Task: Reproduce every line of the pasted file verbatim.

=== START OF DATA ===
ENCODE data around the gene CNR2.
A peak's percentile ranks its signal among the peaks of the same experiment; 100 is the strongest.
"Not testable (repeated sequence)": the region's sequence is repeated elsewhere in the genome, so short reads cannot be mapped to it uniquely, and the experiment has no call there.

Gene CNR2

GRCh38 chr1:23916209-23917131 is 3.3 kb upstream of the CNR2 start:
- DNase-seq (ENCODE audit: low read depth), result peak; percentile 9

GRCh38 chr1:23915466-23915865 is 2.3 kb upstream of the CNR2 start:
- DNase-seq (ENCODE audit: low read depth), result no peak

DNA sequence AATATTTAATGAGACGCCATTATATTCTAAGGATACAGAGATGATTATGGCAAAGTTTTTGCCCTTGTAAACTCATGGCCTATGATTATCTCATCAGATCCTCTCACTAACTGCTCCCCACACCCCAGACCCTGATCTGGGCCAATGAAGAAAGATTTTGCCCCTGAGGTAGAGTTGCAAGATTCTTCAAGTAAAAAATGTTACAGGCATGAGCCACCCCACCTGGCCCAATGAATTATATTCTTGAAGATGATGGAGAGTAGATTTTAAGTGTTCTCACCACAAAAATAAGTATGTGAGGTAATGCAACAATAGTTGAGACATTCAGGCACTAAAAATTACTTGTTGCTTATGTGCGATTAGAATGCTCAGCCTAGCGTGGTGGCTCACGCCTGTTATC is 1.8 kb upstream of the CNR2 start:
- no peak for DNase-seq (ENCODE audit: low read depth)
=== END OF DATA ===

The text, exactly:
ENCODE data around the gene CNR2.
A peak's percentile ranks its signal among the peaks of the same experiment; 100 is the strongest.
"Not testable (repeated sequence)": the region's sequence is repeated elsewhere in the genome, so short reads cannot be mapped to it uniquely, and the experiment has no call there.

Gene CNR2

GRCh38 chr1:23916209-23917131 is 3.3 kb upstream of the CNR2 start:
- DNase-seq (ENCODE audit: low read depth), result peak; percentile 9

GRCh38 chr1:23915466-23915865 is 2.3 kb upstream of the CNR2 start:
- DNase-seq (ENCODE audit: low read depth), result no peak

DNA sequence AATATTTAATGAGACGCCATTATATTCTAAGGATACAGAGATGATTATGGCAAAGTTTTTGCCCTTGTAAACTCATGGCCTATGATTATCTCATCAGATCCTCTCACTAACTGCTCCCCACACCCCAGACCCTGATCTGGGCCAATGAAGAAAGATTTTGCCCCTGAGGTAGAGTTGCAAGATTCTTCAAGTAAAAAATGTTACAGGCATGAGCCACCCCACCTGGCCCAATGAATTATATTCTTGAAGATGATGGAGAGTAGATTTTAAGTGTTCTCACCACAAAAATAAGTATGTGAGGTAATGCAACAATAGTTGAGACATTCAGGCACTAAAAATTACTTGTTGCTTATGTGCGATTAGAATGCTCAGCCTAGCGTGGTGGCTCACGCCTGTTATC is 1.8 kb upstream of the CNR2 start:
- no peak for DNase-seq (ENCODE audit: low read depth)